How can I calculate in python the Cumulative Distribution Function (CDF)?
I want to calculate it from an array of points I have (discrete distribution), not with the continuous distributions that, for example, scipy has.
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(It is possible that my interpretation of the question is wrong. If the question is how to get from a discrete PDF into a discrete CDF, then
np.cumsum divided by a suitable constant will do if the samples are equispaced. If the array is not equispaced, then
np.cumsum of the array multiplied by the distances between the points will do.)
If you have a discrete array of samples, and you would like to know the CDF of the sample, then you can just sort the array. If you look at the sorted result, you'll realize that the smallest value represents 0% , and largest value represents 100 %. If you want to know the value at 50 % of the distribution, just look at the array element which is in the middle of the sorted array.
Let us have a closer look at this with a simple example:
import matplotlib.pyplot as plt import numpy as np # create some randomly ddistributed data: data = np.random.randn(10000) # sort the data: data_sorted = np.sort(data) # calculate the proportional values of samples p = 1. * np.arange(len(data)) / (len(data) - 1) # plot the sorted data: fig = plt.figure() ax1 = fig.add_subplot(121) ax1.plot(p, data_sorted) ax1.set_xlabel('$p$') ax1.set_ylabel('$x$') ax2 = fig.add_subplot(122) ax2.plot(data_sorted, p) ax2.set_xlabel('$x$') ax2.set_ylabel('$p$')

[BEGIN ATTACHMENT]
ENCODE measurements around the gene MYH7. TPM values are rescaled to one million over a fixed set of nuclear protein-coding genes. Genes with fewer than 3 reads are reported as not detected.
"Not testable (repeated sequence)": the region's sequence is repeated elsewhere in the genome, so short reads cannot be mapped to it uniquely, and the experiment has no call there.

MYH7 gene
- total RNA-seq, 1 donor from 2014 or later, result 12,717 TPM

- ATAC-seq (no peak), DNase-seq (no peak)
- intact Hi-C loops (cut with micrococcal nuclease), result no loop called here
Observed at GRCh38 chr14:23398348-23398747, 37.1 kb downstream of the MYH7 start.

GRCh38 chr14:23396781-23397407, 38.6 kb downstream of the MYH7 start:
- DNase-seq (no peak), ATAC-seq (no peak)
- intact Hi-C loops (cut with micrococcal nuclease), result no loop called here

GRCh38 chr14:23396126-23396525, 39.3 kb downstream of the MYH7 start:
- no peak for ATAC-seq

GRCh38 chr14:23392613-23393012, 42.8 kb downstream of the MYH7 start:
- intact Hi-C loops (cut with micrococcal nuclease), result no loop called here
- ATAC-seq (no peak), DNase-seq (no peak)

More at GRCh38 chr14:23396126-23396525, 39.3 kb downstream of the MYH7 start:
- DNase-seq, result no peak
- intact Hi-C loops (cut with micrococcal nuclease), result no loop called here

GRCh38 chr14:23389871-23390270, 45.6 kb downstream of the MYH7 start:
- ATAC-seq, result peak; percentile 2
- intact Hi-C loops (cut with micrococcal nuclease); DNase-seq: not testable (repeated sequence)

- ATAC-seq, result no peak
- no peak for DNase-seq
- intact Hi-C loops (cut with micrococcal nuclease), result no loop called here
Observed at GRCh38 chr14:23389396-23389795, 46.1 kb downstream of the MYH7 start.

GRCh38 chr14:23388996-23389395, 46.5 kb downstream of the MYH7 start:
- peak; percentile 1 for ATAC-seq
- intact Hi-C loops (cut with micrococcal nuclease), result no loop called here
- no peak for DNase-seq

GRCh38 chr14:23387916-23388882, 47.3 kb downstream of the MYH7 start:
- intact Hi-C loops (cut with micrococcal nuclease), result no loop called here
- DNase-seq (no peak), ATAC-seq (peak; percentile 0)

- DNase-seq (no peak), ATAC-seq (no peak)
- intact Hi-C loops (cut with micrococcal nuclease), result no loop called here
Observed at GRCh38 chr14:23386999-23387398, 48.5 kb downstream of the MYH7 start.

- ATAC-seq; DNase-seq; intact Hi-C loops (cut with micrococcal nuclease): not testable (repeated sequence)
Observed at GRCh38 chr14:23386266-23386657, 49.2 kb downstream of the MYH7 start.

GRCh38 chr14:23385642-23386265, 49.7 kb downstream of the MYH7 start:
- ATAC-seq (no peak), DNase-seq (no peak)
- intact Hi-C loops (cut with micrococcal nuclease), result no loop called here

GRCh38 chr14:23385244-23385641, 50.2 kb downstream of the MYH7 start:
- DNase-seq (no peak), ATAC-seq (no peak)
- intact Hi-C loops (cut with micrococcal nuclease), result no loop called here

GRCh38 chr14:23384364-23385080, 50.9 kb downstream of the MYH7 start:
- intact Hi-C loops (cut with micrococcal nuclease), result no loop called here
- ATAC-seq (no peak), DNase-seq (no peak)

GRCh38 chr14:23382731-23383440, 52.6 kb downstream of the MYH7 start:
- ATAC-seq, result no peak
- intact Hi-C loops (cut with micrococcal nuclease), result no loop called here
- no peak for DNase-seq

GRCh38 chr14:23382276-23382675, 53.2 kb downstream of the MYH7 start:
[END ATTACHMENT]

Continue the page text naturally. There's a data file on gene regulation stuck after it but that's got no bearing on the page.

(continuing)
This gives the following plot where the right-hand-side plot is the traditional cumulative distribution function. It should reflect the CDF of the process behind the points, but naturally, it is not as long as the number of points is finite.
This function is easy to invert, and it depends on your application which form you need.
Assuming you know how your data is distributed (i.e. you know the pdf of your data), then scipy does support discrete data when calculating cdf's
import numpy as np import scipy import matplotlib.pyplot as plt import seaborn as sns x = np.random.randn(10000) # generate samples from normal distribution (discrete data) norm_cdf = scipy.stats.norm.cdf(x) # calculate the cdf - also discrete # plot the cdf sns.lineplot(x=x, y=norm_cdf) plt.show()
We can even print the first few values of the cdf to show they are discrete
print(norm_cdf[:10]) >>> array([0.39216484, 0.09554546, 0.71268696, 0.5007396 , 0.76484329, 0.37920836, 0.86010018, 0.9191937 , 0.46374527, 0.4576634 ])
The same method to calculate the cdf also works for multiple dimensions: we use 2d data below to illustrate
mu = np.zeros(2) # mean vector cov = np.array([[1,0.6],[0.6,1]]) # covariance matrix # generate 2d normally distributed samples using 0 mean and the covariance matrix above x = np.random.multivariate_normal(mean=mu, cov=cov, size=1000) # 1000 samples norm_cdf = scipy.stats.norm.cdf(x) print(norm_cdf.shape) >>> (1000, 2)
In the above examples, I had prior knowledge that my data was normally distributed, which is why I used
scipy.stats.norm() - there are multiple distributions scipy supports. But again, you need to know how your data is distributed beforehand to use such functions. If you don't know how your data is distributed and you just use any distribution to calculate the cdf, you most likely will get incorrect results.